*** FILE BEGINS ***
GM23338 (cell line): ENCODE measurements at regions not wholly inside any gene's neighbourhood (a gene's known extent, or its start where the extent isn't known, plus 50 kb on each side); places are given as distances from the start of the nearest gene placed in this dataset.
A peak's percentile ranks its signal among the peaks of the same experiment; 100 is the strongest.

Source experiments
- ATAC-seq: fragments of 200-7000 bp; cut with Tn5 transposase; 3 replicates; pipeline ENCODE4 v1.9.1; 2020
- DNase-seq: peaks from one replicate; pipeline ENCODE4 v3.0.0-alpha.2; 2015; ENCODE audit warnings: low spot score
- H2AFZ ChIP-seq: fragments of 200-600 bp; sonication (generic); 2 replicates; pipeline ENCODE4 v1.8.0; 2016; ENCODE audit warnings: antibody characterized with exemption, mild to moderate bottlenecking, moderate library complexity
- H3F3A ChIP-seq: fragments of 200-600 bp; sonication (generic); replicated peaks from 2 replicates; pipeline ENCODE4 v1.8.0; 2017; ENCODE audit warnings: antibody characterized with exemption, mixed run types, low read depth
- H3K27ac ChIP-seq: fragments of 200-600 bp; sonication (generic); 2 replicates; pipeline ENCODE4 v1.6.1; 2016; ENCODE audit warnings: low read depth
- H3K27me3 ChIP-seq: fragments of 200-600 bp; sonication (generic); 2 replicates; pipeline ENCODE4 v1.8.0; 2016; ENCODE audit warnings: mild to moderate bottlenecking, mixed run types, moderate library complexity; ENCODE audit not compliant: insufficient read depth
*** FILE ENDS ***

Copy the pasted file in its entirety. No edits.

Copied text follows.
GM23338 (cell line): ENCODE measurements at regions not wholly inside any gene's neighbourhood (a gene's known extent, or its start where the extent isn't known, plus 50 kb on each side); places are given as distances from the start of the nearest gene placed in this dataset.
A peak's percentile ranks its signal among the peaks of the same experiment; 100 is the strongest.

Source experiments
- ATAC-seq: fragments of 200-7000 bp; cut with Tn5 transposase; 3 replicates; pipeline ENCODE4 v1.9.1; 2020
- DNase-seq: peaks from one replicate; pipeline ENCODE4 v3.0.0-alpha.2; 2015; ENCODE audit warnings: low spot score
- H2AFZ ChIP-seq: fragments of 200-600 bp; sonication (generic); 2 replicates; pipeline ENCODE4 v1.8.0; 2016; ENCODE audit warnings: antibody characterized with exemption, mild to moderate bottlenecking, moderate library complexity
- H3F3A ChIP-seq: fragments of 200-600 bp; sonication (generic); replicated peaks from 2 replicates; pipeline ENCODE4 v1.8.0; 2017; ENCODE audit warnings: antibody characterized with exemption, mixed run types, low read depth
- H3K27ac ChIP-seq: fragments of 200-600 bp; sonication (generic); 2 replicates; pipeline ENCODE4 v1.6.1; 2016; ENCODE audit warnings: low read depth
- H3K27me3 ChIP-seq: fragments of 200-600 bp; sonication (generic); 2 replicates; pipeline ENCODE4 v1.8.0; 2016; ENCODE audit warnings: mild to moderate bottlenecking, mixed run types, moderate library complexity; ENCODE audit not compliant: insufficient read depth